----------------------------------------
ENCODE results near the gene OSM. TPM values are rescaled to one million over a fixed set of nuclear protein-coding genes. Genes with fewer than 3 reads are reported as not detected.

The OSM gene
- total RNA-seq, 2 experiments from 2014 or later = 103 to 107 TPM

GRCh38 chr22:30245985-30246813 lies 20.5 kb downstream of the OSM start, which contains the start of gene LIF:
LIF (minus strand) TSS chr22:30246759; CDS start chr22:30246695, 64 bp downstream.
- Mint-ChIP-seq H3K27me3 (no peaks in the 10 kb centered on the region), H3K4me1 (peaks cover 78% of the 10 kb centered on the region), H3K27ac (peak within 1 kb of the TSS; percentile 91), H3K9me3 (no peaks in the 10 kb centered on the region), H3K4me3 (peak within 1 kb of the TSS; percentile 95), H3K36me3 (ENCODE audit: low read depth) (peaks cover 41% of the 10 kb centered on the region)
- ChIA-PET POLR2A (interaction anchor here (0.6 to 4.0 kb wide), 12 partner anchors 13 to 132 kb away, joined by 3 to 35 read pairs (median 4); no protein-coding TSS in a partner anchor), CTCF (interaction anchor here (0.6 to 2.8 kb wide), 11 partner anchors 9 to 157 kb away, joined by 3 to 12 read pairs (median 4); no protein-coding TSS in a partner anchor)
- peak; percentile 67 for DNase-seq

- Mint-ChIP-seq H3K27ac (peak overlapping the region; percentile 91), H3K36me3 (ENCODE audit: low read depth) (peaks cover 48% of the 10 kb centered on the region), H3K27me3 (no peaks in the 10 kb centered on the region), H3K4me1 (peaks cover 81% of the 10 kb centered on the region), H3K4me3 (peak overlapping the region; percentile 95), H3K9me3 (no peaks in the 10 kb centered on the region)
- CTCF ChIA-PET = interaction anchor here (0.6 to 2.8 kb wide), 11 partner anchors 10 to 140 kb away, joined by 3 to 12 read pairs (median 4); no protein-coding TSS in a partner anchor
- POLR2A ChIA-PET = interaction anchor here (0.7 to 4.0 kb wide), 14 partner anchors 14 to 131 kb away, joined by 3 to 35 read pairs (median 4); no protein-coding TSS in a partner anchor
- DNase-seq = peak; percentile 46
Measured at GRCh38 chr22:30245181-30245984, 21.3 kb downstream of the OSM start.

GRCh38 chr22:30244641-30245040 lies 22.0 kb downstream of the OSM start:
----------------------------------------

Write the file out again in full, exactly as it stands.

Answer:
ENCODE results near the gene OSM. TPM values are rescaled to one million over a fixed set of nuclear protein-coding genes. Genes with fewer than 3 reads are reported as not detected.

The OSM gene
- total RNA-seq, 2 experiments from 2014 or later = 103 to 107 TPM

GRCh38 chr22:30245985-30246813 lies 20.5 kb downstream of the OSM start, which contains the start of gene LIF:
LIF (minus strand) TSS chr22:30246759; CDS start chr22:30246695, 64 bp downstream.
- Mint-ChIP-seq H3K27me3 (no peaks in the 10 kb centered on the region), H3K4me1 (peaks cover 78% of the 10 kb centered on the region), H3K27ac (peak within 1 kb of the TSS; percentile 91), H3K9me3 (no peaks in the 10 kb centered on the region), H3K4me3 (peak within 1 kb of the TSS; percentile 95), H3K36me3 (ENCODE audit: low read depth) (peaks cover 41% of the 10 kb centered on the region)
- ChIA-PET POLR2A (interaction anchor here (0.6 to 4.0 kb wide), 12 partner anchors 13 to 132 kb away, joined by 3 to 35 read pairs (median 4); no protein-coding TSS in a partner anchor), CTCF (interaction anchor here (0.6 to 2.8 kb wide), 11 partner anchors 9 to 157 kb away, joined by 3 to 12 read pairs (median 4); no protein-coding TSS in a partner anchor)
- peak; percentile 67 for DNase-seq

- Mint-ChIP-seq H3K27ac (peak overlapping the region; percentile 91), H3K36me3 (ENCODE audit: low read depth) (peaks cover 48% of the 10 kb centered on the region), H3K27me3 (no peaks in the 10 kb centered on the region), H3K4me1 (peaks cover 81% of the 10 kb centered on the region), H3K4me3 (peak overlapping the region; percentile 95), H3K9me3 (no peaks in the 10 kb centered on the region)
- CTCF ChIA-PET = interaction anchor here (0.6 to 2.8 kb wide), 11 partner anchors 10 to 140 kb away, joined by 3 to 12 read pairs (median 4); no protein-coding TSS in a partner anchor
- POLR2A ChIA-PET = interaction anchor here (0.7 to 4.0 kb wide), 14 partner anchors 14 to 131 kb away, joined by 3 to 35 read pairs (median 4); no protein-coding TSS in a partner anchor
- DNase-seq = peak; percentile 46
Measured at GRCh38 chr22:30245181-30245984, 21.3 kb downstream of the OSM start.

GRCh38 chr22:30244641-30245040 lies 22.0 kb downstream of the OSM start: